There are ten lines in that graph..
The straight blue line is the 1-1 line, which is the measurement of a year’s performance 1 year out. This is a pure fudge figure because the insurer doesn’t have enough information to measure the cost yet.
The fact that this line is at 1.00 is important. 1.00 means that the insurer expects to pay out 100% of its premium in claims. Nominal Revenue = Nominal Cost. 10 years of interest makes this possible.
As you look back at the year over time (1-2, 1-3, etc), the amplitude of the ‘wave’ increases. This happens because, over time, insurers gain information about how well that year is going and absorb the volatility in the relationship between revenue and costs.
Workers’ Compensation business is the most ‘long tail’ of insurance businesses. This means that the claims cost of comp policies take the longest to resolve.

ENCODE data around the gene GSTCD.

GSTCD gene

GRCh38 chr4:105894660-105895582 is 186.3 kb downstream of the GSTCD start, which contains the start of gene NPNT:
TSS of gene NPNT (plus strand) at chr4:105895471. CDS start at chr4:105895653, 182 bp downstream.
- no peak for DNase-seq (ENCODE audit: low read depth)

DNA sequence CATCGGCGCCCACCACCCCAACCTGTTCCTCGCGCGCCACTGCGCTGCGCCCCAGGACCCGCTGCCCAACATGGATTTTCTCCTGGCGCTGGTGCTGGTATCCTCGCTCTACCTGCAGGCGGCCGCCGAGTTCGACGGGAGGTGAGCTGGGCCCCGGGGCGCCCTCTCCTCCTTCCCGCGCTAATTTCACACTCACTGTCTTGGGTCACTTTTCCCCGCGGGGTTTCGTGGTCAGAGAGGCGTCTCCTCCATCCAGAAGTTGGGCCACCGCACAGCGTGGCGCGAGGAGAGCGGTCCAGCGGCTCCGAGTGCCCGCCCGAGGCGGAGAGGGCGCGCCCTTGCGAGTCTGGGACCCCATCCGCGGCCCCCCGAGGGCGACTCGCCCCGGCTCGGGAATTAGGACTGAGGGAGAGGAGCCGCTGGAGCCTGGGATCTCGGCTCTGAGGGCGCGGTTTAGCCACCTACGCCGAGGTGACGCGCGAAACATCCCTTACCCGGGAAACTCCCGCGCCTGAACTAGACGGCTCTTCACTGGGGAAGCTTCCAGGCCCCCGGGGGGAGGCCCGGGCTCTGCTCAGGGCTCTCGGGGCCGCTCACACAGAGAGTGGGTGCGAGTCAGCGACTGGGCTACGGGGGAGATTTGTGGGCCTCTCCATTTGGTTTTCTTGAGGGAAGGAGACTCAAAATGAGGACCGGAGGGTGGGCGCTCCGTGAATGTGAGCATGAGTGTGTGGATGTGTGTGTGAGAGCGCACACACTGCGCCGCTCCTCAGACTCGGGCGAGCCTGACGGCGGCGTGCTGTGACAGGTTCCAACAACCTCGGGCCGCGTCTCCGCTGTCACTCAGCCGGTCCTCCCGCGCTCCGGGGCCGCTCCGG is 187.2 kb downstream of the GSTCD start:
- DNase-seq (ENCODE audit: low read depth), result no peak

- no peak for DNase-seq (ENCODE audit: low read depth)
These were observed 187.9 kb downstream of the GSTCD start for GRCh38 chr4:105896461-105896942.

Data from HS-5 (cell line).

In fact, insurers have very little idea for the ultimate cost when they write a comp policy. Workers’ comp is notorious for this and many, many insurance companies avoid it entirely because of this uncertainty.
The cycle is present in all insurance businesses, though. Once people figure out they’re losing money, they pull capacity and rates go up. The difference with comp is that there is more risk of finding out too late.
Think of that realization like a tsunami. When they’re out to sea, small waves look like big waves because very few have enough power to displace the entire vertical distance of water from the ocean floor all the way to the surface. Good years and bad years and company-killing years look pretty similar.
But once the sea floor shortens up and you hit the shore, you find out how much energy was in the sucker.
And with comp, those suckers can be big.